U.S. Jewry faces challenge as national movements decline
We are in the midst of one of the most significant downturns of traditional membership-based organizations in this country’s history. Unions, service clubs, membership organizations and umbrella institutions are all reporting a decline in members and affiliates. Of particular importance is the marked decline in ideologically based social and religious movements.
According to social scientists, these trends date back to the 1970s as Americans began nearly half a century ago to pull back from their civic connections. Pamela Paxton of the University of Texas has suggested that democracy is based on having citizens connected with one another in promoting a shared identity and a mutual sense of responsibility. Any decline in civic participation is seen by Paxton as problematic to our democracy as it undermines the social capital of a society.
More recently, a combination of factors seems to have accelerated this pattern of disaffiliation. The economic crisis and the loss of trust in institutions are seen as two key elements. Loyalty to particular institutions has given way to a new consumer mentality where the value of acquiring the “best deal” has replaced the ideal of sustaining one’s organizational commitments.
Life-long loyalty to traditional institutional relationships has given way to a growing investment in single-issue initiatives and to specific social causes. In today’s marketplace, there are multiple and competing options with regard to affiliation and participation. In turn, the millennials represent a generation that is more readily prepared to jettison their parents’ institutional choices in favor of alternative ways to engage in the public square. Social networks for this generation are replacing traditional membership patterns.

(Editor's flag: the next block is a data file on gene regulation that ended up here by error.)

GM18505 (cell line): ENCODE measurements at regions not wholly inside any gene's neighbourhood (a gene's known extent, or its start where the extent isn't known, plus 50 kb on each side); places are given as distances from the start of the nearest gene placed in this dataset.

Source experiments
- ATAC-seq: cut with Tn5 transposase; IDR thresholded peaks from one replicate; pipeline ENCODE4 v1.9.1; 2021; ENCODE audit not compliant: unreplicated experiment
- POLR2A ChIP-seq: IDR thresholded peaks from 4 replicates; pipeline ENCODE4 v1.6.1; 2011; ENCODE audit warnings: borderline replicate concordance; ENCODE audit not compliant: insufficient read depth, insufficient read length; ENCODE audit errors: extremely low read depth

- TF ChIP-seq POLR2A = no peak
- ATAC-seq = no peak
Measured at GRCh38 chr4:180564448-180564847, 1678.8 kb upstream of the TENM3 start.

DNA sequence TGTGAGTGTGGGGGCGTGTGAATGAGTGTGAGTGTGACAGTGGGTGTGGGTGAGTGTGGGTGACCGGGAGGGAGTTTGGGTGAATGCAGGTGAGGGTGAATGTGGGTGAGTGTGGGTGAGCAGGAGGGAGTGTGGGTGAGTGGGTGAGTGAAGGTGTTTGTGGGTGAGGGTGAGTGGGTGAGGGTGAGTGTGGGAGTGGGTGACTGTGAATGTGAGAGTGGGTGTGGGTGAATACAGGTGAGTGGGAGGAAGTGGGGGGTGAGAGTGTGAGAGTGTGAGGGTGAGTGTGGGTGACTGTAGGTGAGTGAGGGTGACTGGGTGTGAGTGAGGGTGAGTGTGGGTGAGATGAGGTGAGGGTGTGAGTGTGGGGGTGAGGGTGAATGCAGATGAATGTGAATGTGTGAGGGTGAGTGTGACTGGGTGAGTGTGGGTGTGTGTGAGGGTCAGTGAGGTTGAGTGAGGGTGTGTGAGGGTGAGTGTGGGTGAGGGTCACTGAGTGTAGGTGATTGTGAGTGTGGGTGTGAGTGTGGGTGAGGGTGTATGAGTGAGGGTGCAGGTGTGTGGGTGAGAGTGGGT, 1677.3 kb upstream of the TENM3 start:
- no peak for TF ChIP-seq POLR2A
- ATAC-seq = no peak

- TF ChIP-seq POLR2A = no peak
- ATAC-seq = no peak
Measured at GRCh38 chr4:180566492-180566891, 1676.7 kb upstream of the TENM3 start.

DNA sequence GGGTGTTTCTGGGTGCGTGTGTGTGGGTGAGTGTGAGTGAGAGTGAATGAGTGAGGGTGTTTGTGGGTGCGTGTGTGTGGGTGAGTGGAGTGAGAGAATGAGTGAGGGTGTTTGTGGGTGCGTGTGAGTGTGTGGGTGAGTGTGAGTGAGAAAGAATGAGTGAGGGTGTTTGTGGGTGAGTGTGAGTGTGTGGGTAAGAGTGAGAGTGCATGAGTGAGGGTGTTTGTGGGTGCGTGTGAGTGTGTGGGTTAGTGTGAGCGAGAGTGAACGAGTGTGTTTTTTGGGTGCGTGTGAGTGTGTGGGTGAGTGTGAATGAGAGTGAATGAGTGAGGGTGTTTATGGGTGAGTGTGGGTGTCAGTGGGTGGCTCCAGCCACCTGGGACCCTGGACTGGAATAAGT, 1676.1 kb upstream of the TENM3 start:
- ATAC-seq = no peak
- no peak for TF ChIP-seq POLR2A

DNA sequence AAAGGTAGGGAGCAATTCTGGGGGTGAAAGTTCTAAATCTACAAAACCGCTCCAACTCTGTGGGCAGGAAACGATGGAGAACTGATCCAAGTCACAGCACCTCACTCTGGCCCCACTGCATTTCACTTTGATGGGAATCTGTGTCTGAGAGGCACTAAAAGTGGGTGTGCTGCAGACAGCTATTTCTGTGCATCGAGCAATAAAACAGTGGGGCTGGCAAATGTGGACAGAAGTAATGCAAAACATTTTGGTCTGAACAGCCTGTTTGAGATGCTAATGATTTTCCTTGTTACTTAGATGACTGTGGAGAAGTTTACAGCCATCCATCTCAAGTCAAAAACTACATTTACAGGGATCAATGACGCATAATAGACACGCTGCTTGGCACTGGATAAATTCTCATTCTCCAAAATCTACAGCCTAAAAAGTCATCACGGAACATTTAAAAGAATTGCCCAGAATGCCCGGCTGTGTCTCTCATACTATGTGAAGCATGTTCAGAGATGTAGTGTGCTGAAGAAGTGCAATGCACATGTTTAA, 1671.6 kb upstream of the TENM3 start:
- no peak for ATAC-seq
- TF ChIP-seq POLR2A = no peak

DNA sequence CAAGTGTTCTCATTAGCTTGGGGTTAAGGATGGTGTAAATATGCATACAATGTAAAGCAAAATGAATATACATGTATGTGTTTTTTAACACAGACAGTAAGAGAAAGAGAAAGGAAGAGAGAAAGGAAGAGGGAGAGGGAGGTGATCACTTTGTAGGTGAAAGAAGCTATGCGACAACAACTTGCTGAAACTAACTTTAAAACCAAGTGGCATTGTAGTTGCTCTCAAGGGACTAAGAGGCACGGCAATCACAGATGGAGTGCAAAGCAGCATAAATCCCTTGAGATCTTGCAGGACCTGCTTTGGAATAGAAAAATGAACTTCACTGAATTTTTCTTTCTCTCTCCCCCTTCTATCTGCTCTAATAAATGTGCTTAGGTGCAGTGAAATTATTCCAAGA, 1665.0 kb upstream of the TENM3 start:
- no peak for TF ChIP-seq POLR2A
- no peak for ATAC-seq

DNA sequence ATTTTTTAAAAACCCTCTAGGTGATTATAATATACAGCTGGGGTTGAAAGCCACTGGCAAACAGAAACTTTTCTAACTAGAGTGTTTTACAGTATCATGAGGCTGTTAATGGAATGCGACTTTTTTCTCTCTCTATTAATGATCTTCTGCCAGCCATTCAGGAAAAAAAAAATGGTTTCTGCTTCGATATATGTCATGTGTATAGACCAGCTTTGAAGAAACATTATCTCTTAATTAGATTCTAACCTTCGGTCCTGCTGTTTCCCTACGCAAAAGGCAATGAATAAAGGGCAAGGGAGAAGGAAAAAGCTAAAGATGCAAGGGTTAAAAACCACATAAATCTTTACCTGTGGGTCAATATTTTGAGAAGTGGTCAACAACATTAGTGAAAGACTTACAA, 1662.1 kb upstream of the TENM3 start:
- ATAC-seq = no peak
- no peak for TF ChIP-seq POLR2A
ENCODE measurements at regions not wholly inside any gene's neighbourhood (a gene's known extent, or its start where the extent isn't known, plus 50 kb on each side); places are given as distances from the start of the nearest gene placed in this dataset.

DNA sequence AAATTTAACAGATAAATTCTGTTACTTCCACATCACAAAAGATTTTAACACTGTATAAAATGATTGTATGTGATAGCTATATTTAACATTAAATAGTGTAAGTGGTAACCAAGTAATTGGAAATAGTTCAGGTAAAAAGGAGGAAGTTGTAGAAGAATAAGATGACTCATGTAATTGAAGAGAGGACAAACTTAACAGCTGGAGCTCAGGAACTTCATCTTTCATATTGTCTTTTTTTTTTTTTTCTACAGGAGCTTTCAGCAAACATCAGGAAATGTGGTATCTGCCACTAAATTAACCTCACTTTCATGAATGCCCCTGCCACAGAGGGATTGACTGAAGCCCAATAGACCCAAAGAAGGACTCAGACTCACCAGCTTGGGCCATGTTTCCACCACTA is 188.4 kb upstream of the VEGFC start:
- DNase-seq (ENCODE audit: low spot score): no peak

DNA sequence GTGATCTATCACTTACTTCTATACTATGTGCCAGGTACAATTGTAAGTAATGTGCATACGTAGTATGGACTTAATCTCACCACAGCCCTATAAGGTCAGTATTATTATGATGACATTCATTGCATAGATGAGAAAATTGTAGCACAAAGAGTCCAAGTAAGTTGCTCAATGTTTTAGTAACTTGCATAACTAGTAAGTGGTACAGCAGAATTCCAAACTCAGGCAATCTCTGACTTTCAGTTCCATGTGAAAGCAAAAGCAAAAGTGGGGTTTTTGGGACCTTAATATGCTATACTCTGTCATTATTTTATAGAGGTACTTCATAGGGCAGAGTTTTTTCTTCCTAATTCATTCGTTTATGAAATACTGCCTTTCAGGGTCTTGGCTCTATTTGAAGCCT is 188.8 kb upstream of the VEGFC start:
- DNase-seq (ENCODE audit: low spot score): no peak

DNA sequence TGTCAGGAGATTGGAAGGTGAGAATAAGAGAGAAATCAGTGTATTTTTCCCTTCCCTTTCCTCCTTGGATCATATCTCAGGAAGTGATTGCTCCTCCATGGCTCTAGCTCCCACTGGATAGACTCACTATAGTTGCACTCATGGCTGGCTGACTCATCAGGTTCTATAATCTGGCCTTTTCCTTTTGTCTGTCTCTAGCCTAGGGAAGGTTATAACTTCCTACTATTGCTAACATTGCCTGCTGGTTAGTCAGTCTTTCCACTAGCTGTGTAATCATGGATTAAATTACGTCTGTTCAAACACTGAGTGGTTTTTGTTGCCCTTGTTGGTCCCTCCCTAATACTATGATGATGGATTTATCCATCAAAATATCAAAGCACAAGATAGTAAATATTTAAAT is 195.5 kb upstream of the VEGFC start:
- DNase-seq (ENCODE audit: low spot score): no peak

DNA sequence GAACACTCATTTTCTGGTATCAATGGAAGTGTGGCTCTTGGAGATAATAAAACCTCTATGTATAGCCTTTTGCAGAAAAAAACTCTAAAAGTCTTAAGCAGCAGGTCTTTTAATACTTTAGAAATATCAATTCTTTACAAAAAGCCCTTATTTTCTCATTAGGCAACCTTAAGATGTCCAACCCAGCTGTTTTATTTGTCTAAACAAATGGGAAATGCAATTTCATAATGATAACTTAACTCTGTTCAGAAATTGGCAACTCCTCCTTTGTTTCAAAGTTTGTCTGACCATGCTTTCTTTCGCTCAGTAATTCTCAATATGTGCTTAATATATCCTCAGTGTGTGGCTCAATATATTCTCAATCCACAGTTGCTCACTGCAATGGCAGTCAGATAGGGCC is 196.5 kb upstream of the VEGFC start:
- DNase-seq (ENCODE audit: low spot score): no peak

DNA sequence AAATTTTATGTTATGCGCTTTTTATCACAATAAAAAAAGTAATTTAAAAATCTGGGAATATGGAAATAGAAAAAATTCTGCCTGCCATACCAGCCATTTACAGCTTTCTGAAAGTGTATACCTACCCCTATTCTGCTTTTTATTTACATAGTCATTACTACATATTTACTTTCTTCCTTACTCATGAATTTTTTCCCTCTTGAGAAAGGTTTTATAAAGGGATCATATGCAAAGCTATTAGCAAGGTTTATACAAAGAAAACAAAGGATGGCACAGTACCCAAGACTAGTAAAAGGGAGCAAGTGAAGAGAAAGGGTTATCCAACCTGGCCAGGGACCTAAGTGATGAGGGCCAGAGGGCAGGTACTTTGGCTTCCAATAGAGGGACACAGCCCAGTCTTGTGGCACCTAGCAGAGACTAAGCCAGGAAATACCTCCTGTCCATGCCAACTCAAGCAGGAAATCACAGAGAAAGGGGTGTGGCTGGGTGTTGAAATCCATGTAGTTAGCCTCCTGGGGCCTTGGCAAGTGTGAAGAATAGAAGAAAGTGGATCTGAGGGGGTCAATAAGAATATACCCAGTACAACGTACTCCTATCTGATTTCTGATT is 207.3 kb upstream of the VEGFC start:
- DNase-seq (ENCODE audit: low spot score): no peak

For the Jewish community, these declining numbers are particularly problematic, as we are witnessing a transformational change across the nation in the composition and structure of our institutions. The closing of synagogues, the merger of schools, the downsizing of national organizations and the retrenchment of personnel reflect the contemporary communal landscape. In the end, fewer Jews are supporting more of these core institutions.
Religious movements from all faith traditions are confronting an array of institutional pressures including the loss of members, policy conflicts over doctrine and practice, and leadership challenges. The Indiana University Center on Philanthropy reported that “increased competition from a proliferating number of non-religious organizations, a decrease in church attendance, and a general lack of sophistication within religious institutions regarding fundraising” represent specific factors that might be contributing to this decline within the religious sector. Experts on religious movements have suggested that a number of these bodies were constructed around “slow-moving bureaucracies that need to find a way to stay nimble in the 21st century.”